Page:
Abstract: WITHDRAWN: Emerging Areas of Marijuana Policy: Edible Product Labeling, Packaging and Advertising Restrictions (Society for Prevention Research 27th Annual Meeting)

315 WITHDRAWN: Emerging Areas of Marijuana Policy: Edible Product Labeling, Packaging and Advertising Restrictions

Wednesday, May 29, 2019
Pacific D/L (Hyatt Regency San Francisco)
* noted as presenting author
Camille K. Gourdet, JD, MA, Research Public Health Analyst, RTI International, Research Triangle Park, NC
Introduction: Even though the cultivation, manufacturing, distribution and sale of marijuana products remain illegal under federal law, more than half of the country has legalized some form of marijuana. Marijuana-infused edible products have remained a popular form of consumption, but require specific labeling, packaging and advertising policies to reduce or prevent accidental consumption, overconsumption, and the usage of these products by youth.

Methods: The author conducted primary legal research through Boolean searches in the LexisNexis legal database to identify relevant state-level statutes and regulations that govern edible labeling, packaging and advertising restrictions. LexisNexis is one of the two premier databases that publishes state laws, and is therefore one of the most reliable sources of state law information. Since this is a rapidly developing area of law, only laws currently in effect were collected.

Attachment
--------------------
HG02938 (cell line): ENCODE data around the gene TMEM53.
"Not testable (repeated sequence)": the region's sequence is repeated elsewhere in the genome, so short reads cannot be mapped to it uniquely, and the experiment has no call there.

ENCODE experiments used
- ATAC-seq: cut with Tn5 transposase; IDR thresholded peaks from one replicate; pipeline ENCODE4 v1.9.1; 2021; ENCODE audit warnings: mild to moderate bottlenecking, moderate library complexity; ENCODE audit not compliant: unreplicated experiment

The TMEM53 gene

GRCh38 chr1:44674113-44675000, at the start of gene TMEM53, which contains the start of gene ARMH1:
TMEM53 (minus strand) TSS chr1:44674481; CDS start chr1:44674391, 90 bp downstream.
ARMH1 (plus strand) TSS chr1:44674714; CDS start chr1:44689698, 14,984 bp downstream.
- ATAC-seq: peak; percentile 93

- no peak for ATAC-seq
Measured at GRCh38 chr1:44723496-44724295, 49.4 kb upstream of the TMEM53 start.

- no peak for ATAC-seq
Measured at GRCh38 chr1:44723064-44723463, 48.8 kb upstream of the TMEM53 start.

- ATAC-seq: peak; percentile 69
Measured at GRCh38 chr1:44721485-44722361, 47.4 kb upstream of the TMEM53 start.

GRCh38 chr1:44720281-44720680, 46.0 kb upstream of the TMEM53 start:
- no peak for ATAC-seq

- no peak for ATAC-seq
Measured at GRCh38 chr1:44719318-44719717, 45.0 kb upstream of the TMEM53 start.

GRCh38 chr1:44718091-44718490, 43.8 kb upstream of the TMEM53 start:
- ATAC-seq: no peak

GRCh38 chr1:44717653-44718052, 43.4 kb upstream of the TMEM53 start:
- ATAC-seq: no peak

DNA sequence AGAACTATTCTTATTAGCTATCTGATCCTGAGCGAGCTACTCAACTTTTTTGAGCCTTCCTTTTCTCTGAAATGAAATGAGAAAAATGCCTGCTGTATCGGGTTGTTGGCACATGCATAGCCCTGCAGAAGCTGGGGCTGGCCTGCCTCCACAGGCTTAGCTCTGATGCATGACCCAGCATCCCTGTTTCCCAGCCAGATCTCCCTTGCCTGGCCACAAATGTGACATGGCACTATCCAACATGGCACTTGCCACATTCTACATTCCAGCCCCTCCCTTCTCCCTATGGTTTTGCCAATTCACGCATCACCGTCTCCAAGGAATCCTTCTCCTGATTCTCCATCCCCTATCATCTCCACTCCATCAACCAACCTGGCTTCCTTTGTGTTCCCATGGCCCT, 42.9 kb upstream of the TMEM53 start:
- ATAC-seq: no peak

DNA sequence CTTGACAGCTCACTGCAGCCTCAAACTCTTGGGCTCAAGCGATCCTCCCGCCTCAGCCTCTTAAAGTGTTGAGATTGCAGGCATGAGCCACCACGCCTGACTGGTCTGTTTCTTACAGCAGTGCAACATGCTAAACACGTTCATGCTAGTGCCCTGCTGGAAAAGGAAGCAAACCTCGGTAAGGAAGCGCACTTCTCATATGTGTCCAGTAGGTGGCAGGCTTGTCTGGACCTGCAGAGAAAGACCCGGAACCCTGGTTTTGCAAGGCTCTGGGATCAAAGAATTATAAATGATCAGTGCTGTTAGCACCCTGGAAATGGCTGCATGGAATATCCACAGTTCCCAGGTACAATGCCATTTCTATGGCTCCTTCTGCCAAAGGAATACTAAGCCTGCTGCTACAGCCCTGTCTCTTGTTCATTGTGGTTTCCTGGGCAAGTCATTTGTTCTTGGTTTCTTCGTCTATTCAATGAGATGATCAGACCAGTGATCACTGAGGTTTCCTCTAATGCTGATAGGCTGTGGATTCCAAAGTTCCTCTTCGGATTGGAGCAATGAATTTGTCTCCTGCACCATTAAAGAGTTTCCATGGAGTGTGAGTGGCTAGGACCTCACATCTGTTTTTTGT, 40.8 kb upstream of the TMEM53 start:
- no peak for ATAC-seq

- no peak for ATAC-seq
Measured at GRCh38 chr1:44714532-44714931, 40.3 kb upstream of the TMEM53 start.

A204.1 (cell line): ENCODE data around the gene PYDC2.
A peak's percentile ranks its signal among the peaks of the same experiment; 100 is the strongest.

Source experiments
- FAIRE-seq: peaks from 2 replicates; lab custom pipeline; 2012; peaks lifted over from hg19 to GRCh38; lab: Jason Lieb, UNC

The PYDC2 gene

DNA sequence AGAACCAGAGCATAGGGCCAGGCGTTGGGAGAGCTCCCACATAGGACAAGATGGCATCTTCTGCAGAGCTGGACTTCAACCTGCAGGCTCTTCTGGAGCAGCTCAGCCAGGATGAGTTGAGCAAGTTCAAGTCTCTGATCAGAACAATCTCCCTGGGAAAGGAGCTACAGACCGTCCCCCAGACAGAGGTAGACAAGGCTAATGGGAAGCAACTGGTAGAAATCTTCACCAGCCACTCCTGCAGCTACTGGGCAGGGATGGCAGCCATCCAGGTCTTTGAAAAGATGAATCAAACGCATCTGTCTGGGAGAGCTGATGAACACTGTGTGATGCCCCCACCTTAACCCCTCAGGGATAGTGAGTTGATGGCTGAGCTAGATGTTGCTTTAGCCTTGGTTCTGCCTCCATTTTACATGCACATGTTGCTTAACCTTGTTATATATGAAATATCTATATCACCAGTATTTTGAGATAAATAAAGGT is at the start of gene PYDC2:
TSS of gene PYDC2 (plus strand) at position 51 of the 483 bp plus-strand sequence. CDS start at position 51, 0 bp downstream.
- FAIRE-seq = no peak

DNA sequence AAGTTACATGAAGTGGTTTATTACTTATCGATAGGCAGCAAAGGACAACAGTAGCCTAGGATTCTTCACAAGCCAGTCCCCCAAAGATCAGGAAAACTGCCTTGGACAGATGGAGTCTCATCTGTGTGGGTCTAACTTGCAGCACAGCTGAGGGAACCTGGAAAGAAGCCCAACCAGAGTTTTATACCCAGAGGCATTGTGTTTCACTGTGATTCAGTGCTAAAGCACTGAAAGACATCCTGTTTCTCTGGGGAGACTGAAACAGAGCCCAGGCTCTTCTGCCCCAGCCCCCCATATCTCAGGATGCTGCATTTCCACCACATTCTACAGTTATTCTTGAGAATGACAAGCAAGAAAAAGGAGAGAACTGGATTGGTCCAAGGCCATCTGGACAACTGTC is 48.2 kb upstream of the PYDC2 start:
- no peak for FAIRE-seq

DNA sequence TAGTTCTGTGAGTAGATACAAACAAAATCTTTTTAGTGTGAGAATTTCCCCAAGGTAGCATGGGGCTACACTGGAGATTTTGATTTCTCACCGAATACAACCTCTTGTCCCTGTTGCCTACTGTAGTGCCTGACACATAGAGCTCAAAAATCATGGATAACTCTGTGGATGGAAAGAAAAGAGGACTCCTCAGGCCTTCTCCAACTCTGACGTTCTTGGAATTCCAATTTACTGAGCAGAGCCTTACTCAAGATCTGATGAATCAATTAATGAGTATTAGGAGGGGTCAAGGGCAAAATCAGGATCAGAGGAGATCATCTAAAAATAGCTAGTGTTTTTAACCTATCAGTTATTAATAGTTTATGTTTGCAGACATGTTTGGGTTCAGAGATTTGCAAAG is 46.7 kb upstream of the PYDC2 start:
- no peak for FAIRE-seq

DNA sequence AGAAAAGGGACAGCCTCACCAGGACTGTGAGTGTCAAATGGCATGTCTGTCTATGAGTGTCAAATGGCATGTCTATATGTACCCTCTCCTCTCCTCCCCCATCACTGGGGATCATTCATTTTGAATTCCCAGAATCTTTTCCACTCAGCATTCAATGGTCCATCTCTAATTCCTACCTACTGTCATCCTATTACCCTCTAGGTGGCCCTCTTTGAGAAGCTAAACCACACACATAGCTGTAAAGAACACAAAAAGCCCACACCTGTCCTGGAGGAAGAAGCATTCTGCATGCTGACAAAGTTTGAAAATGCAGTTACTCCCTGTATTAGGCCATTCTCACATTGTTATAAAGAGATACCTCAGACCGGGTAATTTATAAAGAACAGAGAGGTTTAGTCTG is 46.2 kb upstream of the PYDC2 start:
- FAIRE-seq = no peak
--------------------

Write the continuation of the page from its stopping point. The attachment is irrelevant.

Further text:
Results: Edible product labeling and packaging restrictions help prevent the accidental consumption of these products by children and unsuspecting adults. Moreover, edible product labeling helps to prevent overconsumption by providing information about the product’s ingredients, potency and recommended consumption to intentional consumers. Some states require edible product labels to list the number of servings in the package, the amount of THC contained per serving, potential allergens, the date it was manufactured and will expire, and storage instructions if the product needs to be refrigerated. Most states’ product labels now warn against consuming this product and subsequently driving. Universal symbols are now required to be affixed to every edible product label in many states, which visually conveys that the product is not a regular food item. A majority of states require the edible product to be child-resistant upon initial and subsequent openings, tamper-resistant, tamper-evident or opaque. Packaging that utilizes bright colors or shapes that may appeal to children are not allowed in many states. Several states prohibit advertising content that is false or misleading, including medical claims, require that the state first approve the content of retail dispensary’s advertisements, and place limitations on advertising in certain media programming that is designed for a youth audience. Some states have utilized advertising as part of a public awareness campaign to help prevent drugged driving.

Conclusions: Comprehensive state laws that regulate edible product labeling, packaging and advertising can help prevent accidental consumption and overconsumption, and reduce the appeal of these products to youth who may be otherwise drawn to these products.